This is a classic part of the "Thomas Enevoldsen" original anti-graveyard sideboarding. In recent years, a lot of people have cut this down to some combination of two of these cards, but especially given the nature of the current metagame, it just seems to make sense to not skimp and run all three.
These two cards fit into the idea of "more of the same." Swords to Plowshares seekers most often end up at Path to Exile when they are hunting for an analog to the best removal ever, but in a Rishadan Port/Wasteland/Thalia deck, Path to Exile is a horrible idea; Sunlance does the trick for many of the early critters you want to hit, underpowered though it is. Phyrexian Revoker number four is Phyrexian Revoker number four; sometimes you just want one more. If the metagame weren't so particular, I'd have all four in the main.
This is a set of semi-catchalls/semi-anti-Nemesis cards. Council's Judgment and Holy Light are there specifically for True-Name Nemesis, but Holy Light actually is a great way to catch up in any number of matchups, whether it is versus Young Pyromancer, True-Name Nemesis, or a gaggle of Elves. Conversely, Council's Judgment and Oblivion Ring can be used in any old situation, just as an answer to a card, with Oblivion Ring also being a great card against Sneak and Show.
Answer cards. In some ways, Containment Priest is the "extra" Oblivion Ring, in the way that it can be so powerful against Sneak and Show, but it is versatile enough against other decks that I think it warrants a slot. If it didn't also hurt Death and Taxes itself, I'd probably run more. Manriki-Gusari is a great weapon against Stoneforge Mystic, and can be a way that you can contain True-Name Nemesis (a card that is only horribly frightening to this deck if it is carrying something), but the card is also a little cumbersome and often can't catch up when there are out-of-control equipment. If you prefer, you could switch this over to Ethersworn Canonist, but I cut that card because it seems like Force of Will is so prevalent, it is containing the decks that Ethersworn Canonist is good against. One copy of Ethersworn Canonist is really only a nod, and I can imagine keeping the card on the bench; the effect is narrow enough that I don't see the need for more any copies unless Storm-based decks really go on an uptick.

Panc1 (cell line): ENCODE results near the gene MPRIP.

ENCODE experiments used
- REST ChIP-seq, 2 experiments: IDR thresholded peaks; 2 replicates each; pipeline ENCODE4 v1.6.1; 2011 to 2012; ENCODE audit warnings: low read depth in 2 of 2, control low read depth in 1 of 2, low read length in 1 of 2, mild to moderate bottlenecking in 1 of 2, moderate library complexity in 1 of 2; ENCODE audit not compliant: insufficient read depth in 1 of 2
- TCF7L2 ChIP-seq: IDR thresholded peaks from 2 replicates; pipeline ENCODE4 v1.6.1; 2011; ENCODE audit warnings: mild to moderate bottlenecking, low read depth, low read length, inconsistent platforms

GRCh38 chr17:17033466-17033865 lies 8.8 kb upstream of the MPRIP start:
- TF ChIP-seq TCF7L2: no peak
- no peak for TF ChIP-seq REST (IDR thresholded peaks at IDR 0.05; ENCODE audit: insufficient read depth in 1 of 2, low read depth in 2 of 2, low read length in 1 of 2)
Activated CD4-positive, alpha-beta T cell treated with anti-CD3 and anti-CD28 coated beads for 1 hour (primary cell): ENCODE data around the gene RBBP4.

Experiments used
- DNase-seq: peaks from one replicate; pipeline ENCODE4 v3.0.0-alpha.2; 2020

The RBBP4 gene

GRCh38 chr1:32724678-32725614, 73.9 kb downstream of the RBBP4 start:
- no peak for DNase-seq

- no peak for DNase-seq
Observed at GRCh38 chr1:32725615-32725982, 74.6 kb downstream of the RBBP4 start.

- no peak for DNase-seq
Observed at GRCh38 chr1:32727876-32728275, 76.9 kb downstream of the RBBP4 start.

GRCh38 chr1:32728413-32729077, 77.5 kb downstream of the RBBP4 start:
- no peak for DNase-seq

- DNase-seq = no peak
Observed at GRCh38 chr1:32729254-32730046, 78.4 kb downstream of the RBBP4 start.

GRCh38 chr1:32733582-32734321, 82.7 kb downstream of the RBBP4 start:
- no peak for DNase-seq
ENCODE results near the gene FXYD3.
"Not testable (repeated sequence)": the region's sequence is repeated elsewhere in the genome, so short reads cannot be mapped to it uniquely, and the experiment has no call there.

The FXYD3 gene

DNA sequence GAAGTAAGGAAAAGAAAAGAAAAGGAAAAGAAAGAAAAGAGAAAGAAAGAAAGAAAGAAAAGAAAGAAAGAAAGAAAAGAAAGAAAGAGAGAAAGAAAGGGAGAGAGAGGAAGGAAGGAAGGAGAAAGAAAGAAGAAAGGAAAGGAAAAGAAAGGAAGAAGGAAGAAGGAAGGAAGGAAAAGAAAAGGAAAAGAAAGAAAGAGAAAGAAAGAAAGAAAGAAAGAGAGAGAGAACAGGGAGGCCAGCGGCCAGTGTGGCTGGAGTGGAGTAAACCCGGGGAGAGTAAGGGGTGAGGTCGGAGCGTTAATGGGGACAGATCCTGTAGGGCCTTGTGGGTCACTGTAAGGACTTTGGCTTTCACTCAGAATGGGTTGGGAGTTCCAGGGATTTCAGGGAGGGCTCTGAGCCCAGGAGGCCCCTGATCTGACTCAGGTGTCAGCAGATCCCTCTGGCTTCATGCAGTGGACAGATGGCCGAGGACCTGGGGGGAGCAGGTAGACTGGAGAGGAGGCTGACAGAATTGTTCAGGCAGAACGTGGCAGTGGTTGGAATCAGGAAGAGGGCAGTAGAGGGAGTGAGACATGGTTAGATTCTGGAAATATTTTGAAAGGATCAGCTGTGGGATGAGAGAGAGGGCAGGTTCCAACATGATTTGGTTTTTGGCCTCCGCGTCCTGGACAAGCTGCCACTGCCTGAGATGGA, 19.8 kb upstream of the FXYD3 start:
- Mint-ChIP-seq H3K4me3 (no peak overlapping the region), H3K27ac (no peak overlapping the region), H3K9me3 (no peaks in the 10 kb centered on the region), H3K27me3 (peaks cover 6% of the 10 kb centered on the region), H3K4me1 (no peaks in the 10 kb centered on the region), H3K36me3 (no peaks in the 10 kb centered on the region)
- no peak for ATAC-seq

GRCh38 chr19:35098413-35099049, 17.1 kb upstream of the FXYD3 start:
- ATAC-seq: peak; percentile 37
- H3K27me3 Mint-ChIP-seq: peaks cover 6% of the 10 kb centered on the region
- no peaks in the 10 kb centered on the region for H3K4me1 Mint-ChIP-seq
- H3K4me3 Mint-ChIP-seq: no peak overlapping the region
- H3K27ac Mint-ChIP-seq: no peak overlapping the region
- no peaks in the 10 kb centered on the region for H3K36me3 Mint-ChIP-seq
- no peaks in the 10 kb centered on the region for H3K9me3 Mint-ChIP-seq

Here we have the cards that give the deck a touch of jiu-jutsu. A lot of people are going to try to do things that mess with how this deck operates. These cards are ways to keep that from working. Absolute Law is a total nightmare for someone hoping to contain your creatures with burn, and Wilt-Leaf Liege certainly helps contribute to that, as well as being great against Golgari Charm, Sulfur Elemental, Dread of Night, or other hate. Refraction Trap is narrow, but it seems appropriate in the current universe as packed with red damage as it is.
I'm still not 100% certain that I'd play Death and Taxes at Grand Prix New Jersey. I have a lot of interest in Jeskai Stoneblade, Burn (both mono-red and red/blue varieties), and I'm still interested in fixing my Jund deck for the new world of Treasure Cruise. However, if I were to play Death and Taxes, I'd play something very close to the above list (give or take those final decisions based on metagame).
Instead, this weekend, I'll be in Minneapolis, playing in a double feature event: Saturday a SCG Premier IQ, and Sunday a PTQ! I'm pretty pumped to be playing at the Fantasy Flight Games Event Center for the first time, so if you'll be up there, make sure to say hello!
One last fun bit of brain candy for all of you playing Legacy this weekend. It wasn't so long ago, I did pretty well with U/R Delver, and had a lot of success with this card: